Brain development is characterized by maturational processes that span the period from childhood through adolescence to adulthood, but little is known whether and how developmental processes differ during these phases. We analyzed the development of functional networks by measuring neural synchrony in EEG recordings during a Gestalt perception task in 68 participants ranging in age from 6 to 21 years. Until early adolescence, developmental improvements in cognitive performance were accompanied by increases in neural synchrony. This developmental phase was followed by an unexpected decrease in neural synchrony that occurred during late adolescence and was associated with reduced performance. After this period of destabilization, we observed a reorganization of synchronization patterns that was accompanied by pronounced increases in gamma-band power and in theta and beta phase synchrony. These findings provide evidence for the relationship between neural synchrony and late brain development that has important implications for the understanding of adolescence as a critical period of brain maturation...The changing patterns of synchronous, oscillatory activity during adolescence seem to reflect a major reorganization of cortical networks that may have profound implications for the understanding of both normal development and developmental disorders, such as schizophrenia, that typically emerge during this period.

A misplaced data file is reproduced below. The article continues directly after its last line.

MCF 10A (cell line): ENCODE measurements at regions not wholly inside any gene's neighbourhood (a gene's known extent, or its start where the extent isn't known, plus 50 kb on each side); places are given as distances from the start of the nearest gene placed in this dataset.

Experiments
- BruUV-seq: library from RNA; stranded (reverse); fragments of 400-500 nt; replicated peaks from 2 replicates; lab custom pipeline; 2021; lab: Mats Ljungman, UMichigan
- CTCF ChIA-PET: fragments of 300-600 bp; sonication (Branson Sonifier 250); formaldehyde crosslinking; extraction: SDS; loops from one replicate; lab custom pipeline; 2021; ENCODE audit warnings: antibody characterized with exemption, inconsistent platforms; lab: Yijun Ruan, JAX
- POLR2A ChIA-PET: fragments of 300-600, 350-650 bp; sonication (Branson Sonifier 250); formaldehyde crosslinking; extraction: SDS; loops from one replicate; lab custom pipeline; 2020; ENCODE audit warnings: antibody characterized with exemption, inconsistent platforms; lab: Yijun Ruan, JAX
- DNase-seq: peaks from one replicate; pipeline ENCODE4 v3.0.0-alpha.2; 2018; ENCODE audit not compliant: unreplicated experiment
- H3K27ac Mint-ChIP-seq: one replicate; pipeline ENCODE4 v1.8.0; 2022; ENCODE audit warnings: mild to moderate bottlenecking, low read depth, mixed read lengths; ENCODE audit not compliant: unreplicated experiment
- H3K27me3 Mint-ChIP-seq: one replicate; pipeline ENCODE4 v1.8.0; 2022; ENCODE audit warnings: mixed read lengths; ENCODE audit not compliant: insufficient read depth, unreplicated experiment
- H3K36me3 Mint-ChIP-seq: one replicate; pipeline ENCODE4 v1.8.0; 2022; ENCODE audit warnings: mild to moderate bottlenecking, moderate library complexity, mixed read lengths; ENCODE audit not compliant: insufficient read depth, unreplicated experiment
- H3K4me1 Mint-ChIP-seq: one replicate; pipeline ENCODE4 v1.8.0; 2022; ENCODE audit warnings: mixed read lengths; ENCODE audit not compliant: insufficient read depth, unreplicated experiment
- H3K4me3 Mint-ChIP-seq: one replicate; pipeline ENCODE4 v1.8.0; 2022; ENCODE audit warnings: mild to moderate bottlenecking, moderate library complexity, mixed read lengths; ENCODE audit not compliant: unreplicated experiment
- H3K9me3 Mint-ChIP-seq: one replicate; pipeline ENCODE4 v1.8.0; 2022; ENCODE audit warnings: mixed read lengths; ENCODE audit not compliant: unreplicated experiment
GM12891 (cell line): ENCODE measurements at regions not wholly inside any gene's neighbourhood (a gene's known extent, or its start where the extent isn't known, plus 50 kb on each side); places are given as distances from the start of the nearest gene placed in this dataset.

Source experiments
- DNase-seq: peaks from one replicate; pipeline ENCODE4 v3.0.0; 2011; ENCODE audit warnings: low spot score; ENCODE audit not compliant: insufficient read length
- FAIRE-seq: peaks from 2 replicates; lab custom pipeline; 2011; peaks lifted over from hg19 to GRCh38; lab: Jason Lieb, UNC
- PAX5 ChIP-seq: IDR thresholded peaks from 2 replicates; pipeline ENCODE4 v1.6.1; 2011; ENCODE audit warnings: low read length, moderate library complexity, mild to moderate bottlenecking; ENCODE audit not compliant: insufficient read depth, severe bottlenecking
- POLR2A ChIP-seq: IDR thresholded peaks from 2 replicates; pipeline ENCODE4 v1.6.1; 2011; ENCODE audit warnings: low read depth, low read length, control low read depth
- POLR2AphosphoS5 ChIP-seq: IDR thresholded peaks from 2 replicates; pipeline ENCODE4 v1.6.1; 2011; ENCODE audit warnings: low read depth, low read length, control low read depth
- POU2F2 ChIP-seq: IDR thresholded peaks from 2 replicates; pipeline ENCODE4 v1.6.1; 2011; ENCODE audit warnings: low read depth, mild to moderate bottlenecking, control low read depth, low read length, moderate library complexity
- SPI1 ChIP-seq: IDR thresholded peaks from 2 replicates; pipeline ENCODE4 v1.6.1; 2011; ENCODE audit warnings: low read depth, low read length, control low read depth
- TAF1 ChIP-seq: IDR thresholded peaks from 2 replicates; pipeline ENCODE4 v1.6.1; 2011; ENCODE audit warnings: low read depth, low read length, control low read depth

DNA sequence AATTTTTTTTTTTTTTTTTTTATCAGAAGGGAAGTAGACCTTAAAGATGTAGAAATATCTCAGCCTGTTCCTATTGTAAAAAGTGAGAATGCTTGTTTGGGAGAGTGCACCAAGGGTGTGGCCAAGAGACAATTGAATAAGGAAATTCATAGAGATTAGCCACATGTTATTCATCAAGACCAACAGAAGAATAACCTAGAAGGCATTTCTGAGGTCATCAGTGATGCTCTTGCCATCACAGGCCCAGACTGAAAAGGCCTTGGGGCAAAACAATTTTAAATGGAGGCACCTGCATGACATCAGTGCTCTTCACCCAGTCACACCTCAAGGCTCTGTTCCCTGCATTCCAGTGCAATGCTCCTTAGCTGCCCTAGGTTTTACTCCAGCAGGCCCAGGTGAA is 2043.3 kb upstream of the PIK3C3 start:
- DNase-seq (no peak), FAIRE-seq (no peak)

Friday, July 03, 2009
Increases and decreases in neural synchrony during our development
Uhlhaas, Singer, and others use EEG measurements of neural synchrony to illustrate instabilities of cognitive performance during the adolescent period, instabilities that contrast with earlier and later periods of increasing cognitive performance. They suggest that changes in neural synchrony seen during the transition from late adolescence to early adulthood reflect a critical developmental period that is associated with a rearrangement of functional networks and with an increase of the temporal precision and spatial focusing of neuronal interactions: